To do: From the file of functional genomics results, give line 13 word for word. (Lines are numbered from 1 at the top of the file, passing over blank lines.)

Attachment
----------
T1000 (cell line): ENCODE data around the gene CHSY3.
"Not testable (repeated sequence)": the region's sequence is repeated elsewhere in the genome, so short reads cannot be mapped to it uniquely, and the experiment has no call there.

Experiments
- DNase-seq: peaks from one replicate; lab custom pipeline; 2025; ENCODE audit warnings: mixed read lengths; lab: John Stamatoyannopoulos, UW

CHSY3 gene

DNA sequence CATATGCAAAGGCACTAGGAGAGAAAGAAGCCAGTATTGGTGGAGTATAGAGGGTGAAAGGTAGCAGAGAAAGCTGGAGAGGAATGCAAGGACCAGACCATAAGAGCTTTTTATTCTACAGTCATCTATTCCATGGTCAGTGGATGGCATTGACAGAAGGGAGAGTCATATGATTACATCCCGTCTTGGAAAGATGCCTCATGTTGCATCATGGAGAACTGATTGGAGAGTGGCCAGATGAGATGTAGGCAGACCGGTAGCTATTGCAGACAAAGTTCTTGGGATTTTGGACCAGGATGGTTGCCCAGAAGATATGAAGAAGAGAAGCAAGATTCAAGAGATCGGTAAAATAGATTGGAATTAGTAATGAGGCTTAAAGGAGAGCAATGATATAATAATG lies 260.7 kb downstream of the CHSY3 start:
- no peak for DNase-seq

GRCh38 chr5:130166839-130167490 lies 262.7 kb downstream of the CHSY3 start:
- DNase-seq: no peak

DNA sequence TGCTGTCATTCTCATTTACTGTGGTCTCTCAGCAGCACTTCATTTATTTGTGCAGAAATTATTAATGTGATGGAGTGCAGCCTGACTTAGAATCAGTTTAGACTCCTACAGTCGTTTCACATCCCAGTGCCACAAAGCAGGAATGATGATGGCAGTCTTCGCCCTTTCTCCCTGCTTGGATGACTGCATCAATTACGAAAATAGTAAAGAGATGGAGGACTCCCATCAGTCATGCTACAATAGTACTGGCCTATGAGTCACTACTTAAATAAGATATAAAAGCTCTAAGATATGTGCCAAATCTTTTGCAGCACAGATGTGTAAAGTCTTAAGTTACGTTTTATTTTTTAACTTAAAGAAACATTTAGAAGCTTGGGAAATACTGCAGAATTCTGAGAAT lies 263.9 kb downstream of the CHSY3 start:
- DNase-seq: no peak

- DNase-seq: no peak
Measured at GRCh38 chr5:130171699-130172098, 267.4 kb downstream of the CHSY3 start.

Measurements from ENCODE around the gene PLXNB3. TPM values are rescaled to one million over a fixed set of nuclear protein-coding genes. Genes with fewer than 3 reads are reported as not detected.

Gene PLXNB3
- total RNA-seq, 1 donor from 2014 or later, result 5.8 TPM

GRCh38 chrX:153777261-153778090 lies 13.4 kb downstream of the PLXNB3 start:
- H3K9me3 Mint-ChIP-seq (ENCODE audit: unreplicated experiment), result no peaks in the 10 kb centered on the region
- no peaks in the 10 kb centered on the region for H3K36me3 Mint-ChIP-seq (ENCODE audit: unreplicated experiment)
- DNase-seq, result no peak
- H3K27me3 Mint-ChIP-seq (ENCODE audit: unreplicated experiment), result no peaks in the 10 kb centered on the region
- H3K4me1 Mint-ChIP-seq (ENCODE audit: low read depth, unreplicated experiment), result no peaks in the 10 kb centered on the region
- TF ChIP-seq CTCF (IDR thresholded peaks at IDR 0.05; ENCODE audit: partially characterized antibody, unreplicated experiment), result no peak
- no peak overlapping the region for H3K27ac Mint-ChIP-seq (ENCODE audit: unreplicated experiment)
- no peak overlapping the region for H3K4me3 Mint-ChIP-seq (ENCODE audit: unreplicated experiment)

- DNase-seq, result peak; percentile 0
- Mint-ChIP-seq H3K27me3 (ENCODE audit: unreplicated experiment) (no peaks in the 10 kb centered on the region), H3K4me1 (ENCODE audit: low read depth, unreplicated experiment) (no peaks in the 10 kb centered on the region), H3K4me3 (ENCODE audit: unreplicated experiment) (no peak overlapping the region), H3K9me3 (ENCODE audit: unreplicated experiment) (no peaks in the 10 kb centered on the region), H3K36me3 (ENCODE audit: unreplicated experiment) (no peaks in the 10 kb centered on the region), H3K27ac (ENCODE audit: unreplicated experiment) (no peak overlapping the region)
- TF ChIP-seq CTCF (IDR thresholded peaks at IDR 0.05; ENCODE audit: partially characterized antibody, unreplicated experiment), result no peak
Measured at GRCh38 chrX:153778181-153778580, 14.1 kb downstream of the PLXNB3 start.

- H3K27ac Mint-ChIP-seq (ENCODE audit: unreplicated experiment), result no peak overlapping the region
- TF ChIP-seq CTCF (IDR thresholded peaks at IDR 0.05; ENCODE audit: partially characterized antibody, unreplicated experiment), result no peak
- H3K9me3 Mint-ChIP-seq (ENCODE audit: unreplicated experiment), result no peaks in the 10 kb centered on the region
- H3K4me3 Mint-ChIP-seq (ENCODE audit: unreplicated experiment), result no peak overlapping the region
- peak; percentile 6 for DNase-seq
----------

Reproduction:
Measured at GRCh38 chr5:130171699-130172098, 267.4 kb downstream of the CHSY3 start.